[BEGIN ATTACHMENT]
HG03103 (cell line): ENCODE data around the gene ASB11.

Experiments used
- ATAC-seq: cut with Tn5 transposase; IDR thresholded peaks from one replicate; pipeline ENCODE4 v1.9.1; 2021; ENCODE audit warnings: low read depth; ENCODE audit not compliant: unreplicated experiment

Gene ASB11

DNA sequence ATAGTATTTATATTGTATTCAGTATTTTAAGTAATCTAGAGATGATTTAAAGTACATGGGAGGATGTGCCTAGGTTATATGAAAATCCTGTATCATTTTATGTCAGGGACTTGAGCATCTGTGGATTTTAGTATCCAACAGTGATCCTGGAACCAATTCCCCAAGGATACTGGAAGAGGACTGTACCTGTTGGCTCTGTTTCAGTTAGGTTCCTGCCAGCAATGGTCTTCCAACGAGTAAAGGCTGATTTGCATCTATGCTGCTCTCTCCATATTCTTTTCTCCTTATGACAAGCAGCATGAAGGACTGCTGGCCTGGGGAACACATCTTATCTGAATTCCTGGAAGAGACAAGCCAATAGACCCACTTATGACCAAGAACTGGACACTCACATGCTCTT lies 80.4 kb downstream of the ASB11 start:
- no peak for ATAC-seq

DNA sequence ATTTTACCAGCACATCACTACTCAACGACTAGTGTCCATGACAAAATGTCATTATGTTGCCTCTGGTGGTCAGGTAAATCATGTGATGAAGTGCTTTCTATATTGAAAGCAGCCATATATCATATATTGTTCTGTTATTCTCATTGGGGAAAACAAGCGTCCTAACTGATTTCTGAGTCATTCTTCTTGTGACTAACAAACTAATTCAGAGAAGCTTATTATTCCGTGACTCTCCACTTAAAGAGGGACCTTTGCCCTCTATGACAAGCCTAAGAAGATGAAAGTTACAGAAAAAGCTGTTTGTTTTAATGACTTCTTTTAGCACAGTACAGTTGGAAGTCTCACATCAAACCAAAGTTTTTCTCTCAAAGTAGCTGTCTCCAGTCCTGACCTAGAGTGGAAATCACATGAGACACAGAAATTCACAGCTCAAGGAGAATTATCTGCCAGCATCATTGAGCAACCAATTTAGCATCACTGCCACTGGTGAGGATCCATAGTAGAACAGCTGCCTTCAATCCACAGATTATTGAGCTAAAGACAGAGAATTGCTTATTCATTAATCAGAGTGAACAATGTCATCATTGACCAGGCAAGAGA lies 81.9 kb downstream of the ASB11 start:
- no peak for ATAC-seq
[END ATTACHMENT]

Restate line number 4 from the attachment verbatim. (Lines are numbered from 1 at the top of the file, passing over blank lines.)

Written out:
Gene ASB11